Cleveland Cavaliers Can’t Part with 2018 Brooklyn Pick Despite Early Season Struggles

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Desperate times call for desperate measures. The Cleveland Cavaliers aren’t exactly facing desperate times, but they sure seem to be breaching that territory.

Cleveland is on a four-game slump, getting boat-raced by teams which will likely be watching the playoffs at home next spring. The defense has been an atrocity. The Cavs, as a whole, look ancient.

While you still can’t panic this early, the team is definitely considering some desperate measures to get things on track before this season gets too ugly. This explains why coach Tyronn Lue was up early this morning working with rookies Cedi Osman and Ante Zizic, hinting he might start playing these two despite their doing nothing but collect dust on the bench this year.

As the Cavs continue looking for ways to shake out of this funk, there’s one move they shouldn’t even be remotely considering at this point in the season. No matter how ugly things get, Cleveland – specifically GM Koby Altman – cannot even begin to start thinking about trading the 2018 Brooklyn Nets first round pick.

This isn’t to say the Cavs shouldn’t be testing the waters in the trade market. Altman should always be kicking the tires to see if there’s a deal he can make to help this team. A new player or two, specifically one who can help defensively, could go a long way towards Cleveland getting its act together.

At the same time, the Brooklyn pick – acquired in the blockbuster trade of Kyrie Irving – needs to remain untouchable. Especially this early in the year.

Remember, this draft pick was a big reason why many felt Cleveland got the better end of the Irving deal. It’s seen by many as one of the most coveted assets on the trade market. While the Nets aren’t expected to be as miserable as usual this year, the odds still favor their selection landing high in a very top-heavy 2018 draft.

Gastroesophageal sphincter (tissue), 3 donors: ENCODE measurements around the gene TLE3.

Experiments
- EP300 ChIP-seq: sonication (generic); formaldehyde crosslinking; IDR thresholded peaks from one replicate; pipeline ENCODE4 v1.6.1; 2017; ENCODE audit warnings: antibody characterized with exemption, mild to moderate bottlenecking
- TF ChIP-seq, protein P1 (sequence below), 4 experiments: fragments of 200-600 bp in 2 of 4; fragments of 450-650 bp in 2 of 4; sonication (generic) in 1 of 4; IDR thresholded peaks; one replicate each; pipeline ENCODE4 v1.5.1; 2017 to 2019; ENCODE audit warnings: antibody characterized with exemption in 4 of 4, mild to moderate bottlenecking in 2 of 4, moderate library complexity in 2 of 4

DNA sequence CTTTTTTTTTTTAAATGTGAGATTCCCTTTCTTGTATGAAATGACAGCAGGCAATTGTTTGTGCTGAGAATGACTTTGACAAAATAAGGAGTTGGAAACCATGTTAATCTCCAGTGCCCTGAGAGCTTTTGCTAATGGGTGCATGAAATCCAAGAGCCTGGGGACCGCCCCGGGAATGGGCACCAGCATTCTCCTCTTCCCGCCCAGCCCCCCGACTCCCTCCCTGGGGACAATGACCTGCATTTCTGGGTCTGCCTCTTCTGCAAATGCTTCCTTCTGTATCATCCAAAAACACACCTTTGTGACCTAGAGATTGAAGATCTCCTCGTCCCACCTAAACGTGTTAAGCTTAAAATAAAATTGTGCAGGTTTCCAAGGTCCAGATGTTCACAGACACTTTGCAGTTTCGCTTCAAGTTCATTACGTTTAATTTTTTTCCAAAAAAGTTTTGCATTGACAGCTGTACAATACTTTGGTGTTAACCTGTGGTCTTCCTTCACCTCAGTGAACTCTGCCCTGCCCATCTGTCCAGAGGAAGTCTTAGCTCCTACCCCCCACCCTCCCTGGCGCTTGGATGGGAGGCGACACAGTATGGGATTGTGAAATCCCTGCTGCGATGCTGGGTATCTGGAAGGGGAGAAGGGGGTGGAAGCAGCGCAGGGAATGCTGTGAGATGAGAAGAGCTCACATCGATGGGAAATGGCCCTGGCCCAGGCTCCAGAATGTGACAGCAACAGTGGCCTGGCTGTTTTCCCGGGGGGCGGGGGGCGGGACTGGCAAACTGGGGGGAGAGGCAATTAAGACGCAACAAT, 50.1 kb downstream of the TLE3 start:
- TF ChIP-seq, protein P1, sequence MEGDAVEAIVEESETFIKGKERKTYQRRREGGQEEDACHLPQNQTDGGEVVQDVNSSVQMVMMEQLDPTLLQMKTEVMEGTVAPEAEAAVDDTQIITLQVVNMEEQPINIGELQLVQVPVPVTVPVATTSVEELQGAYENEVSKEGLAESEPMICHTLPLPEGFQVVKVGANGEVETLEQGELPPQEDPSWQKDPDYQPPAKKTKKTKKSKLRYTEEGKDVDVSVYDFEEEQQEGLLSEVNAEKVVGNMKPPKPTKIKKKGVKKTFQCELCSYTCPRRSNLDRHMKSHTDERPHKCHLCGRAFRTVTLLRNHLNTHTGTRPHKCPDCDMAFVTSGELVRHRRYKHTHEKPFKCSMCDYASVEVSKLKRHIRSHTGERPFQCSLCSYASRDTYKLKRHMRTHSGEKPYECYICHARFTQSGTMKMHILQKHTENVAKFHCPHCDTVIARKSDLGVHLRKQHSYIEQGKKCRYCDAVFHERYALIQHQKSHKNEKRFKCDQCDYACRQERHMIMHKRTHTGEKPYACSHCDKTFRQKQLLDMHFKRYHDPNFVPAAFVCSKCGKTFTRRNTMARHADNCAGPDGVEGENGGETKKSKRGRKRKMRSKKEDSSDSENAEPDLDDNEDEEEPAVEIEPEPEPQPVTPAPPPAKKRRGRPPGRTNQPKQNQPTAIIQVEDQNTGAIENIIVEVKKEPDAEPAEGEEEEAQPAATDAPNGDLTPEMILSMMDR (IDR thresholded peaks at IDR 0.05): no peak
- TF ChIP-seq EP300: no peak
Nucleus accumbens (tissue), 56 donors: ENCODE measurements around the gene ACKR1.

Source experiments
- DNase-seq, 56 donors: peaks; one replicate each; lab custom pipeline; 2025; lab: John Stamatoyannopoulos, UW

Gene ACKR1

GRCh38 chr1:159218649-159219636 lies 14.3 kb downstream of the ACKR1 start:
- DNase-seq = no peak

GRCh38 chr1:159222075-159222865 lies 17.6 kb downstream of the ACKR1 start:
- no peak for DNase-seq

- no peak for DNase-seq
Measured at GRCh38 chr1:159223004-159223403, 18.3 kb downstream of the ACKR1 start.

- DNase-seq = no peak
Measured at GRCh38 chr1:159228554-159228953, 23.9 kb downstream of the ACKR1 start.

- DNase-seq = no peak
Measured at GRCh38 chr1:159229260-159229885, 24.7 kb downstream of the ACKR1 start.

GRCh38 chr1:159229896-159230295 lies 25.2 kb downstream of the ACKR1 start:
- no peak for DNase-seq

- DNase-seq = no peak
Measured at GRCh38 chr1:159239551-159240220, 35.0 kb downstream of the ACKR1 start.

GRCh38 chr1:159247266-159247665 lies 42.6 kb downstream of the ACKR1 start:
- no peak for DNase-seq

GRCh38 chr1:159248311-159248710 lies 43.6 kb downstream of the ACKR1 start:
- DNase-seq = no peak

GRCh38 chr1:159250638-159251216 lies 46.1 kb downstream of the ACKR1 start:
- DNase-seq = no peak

Said pick is also seen as insurance in Cleveland.

Nobody knows for sure if LeBron James is sticking around past this season. Should he indeed skip town, the Brooklyn pick could help ensure the rebuild isn’t nearly as torturous as it was the last time he departed. Should he stay, it can be used as a big trade asset to potentially deal for another quality player who can help the team beyond this year.

So far, Altman hasn’t been tempted to test the market for the Nets pick. However, this was before the start of this nasty slump. Before his team looked slow and old, unable to defend a three-point shot to save its life.

Because of this development, it’d be understandable for Altman to get antsy. This could cause one of two things to happen, both bad. He could get too eager to make a deal and send the pick away for uneven returns. Or, worse yet, he could trade the pick for a player who’s both talented but also on an expiring contract.

It goes without saying either move would be a huge blunder.

This is an asset the team can’t afford to burn on an above average bench player. Teams had been trying to pry the Brooklyn pick away from the Boston Celtics for years before it was eventually sent to Cleveland, proof of how valuable it is. Wasting it on someone who might help a struggling Cavs team eight games into the season would be an epic waste.

Worse, if Altman were to flip it for someone on an expiring contract – DeMarcus Cousins for example – it could be disastrous. The idea of James leaving again is already enough to cause anxiety within the front office. To burn your best asset on another player who can flee this summer could set this franchise back something awful.

Again, Altman should certainly be testing the market to see if he can find a way to get the Cavs out of their funk. However, despite how many times he’s asked about it, the Brooklyn pick needs to stay off limits unless it’s a blockbuster deal which helps Cleveland beyond just this year. The Cavs can ill-afford to throw away their best asset in a panic move.

Casey Drottar is an independent sports writer. Subscribe to his podcast, or follow him on Twitter and Facebook

 


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